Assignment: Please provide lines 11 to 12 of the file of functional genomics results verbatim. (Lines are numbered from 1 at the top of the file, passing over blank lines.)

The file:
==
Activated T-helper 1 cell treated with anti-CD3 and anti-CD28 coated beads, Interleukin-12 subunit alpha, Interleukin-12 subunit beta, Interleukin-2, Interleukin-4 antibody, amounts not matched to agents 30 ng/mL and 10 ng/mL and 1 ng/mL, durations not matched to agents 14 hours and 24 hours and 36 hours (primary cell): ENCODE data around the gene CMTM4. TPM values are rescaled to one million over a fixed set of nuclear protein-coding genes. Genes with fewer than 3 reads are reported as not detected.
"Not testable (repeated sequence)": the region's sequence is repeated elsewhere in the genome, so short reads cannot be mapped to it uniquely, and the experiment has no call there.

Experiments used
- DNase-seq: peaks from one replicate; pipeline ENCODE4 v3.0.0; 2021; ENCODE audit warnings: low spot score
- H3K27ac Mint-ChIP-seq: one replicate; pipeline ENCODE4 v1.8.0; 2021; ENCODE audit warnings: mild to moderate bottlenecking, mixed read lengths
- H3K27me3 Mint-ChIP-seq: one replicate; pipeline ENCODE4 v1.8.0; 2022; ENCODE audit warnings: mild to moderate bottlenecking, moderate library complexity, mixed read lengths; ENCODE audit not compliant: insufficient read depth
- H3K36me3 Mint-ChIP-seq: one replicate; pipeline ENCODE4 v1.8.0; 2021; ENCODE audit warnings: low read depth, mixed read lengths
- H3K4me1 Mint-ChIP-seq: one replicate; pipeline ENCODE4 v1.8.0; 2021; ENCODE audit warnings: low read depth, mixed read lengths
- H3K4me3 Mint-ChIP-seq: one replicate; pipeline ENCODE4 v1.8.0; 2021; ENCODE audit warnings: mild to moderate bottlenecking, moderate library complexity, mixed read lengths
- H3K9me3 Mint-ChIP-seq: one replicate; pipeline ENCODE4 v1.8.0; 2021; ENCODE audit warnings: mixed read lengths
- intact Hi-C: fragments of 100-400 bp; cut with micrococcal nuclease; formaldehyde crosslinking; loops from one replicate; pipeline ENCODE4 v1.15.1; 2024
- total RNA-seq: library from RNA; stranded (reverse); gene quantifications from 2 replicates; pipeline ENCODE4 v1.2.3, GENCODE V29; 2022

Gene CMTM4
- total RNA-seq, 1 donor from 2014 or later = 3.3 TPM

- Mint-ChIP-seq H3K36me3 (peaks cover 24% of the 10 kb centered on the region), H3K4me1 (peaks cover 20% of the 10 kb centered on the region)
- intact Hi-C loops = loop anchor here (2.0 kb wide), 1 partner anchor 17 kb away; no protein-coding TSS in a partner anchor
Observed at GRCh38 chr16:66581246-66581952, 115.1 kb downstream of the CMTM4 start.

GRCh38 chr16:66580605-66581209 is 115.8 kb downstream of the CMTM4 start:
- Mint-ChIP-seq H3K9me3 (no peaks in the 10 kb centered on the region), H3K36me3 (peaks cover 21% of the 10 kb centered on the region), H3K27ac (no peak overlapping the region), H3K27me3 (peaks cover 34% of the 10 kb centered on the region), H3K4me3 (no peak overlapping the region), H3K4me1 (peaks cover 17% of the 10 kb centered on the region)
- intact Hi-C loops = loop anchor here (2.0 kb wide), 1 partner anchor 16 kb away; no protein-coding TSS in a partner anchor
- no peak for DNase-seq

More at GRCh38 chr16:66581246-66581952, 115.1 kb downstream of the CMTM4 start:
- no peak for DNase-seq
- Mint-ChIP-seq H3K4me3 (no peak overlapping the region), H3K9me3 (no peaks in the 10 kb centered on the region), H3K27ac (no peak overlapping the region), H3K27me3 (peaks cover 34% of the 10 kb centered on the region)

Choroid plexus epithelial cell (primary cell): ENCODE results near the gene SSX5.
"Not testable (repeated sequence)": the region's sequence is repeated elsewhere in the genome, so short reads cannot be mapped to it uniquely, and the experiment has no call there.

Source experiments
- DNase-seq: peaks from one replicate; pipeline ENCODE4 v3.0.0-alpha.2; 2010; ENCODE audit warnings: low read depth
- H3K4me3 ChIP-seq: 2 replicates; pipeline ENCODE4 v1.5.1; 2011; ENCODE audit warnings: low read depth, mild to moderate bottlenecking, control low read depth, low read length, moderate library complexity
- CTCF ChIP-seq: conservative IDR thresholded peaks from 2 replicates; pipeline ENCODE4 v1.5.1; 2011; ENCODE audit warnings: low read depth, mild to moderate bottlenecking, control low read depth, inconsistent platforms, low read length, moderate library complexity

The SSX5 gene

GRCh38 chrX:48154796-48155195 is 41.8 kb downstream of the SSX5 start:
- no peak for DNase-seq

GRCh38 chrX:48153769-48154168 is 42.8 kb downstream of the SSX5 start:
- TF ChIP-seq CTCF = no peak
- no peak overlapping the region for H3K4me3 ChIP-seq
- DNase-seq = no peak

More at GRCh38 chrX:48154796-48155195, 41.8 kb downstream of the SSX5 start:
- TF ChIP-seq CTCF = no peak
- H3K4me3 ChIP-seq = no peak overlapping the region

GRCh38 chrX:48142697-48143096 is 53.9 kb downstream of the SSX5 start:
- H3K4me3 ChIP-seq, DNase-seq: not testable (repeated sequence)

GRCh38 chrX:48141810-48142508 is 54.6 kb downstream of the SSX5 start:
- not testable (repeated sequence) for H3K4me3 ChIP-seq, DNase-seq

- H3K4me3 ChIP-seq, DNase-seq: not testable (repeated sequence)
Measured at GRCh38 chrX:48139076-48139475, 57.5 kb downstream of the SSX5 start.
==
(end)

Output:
- intact Hi-C: fragments of 100-400 bp; cut with micrococcal nuclease; formaldehyde crosslinking; loops from one replicate; pipeline ENCODE4 v1.15.1; 2024
- total RNA-seq: library from RNA; stranded (reverse); gene quantifications from 2 replicates; pipeline ENCODE4 v1.2.3, GENCODE V29; 2022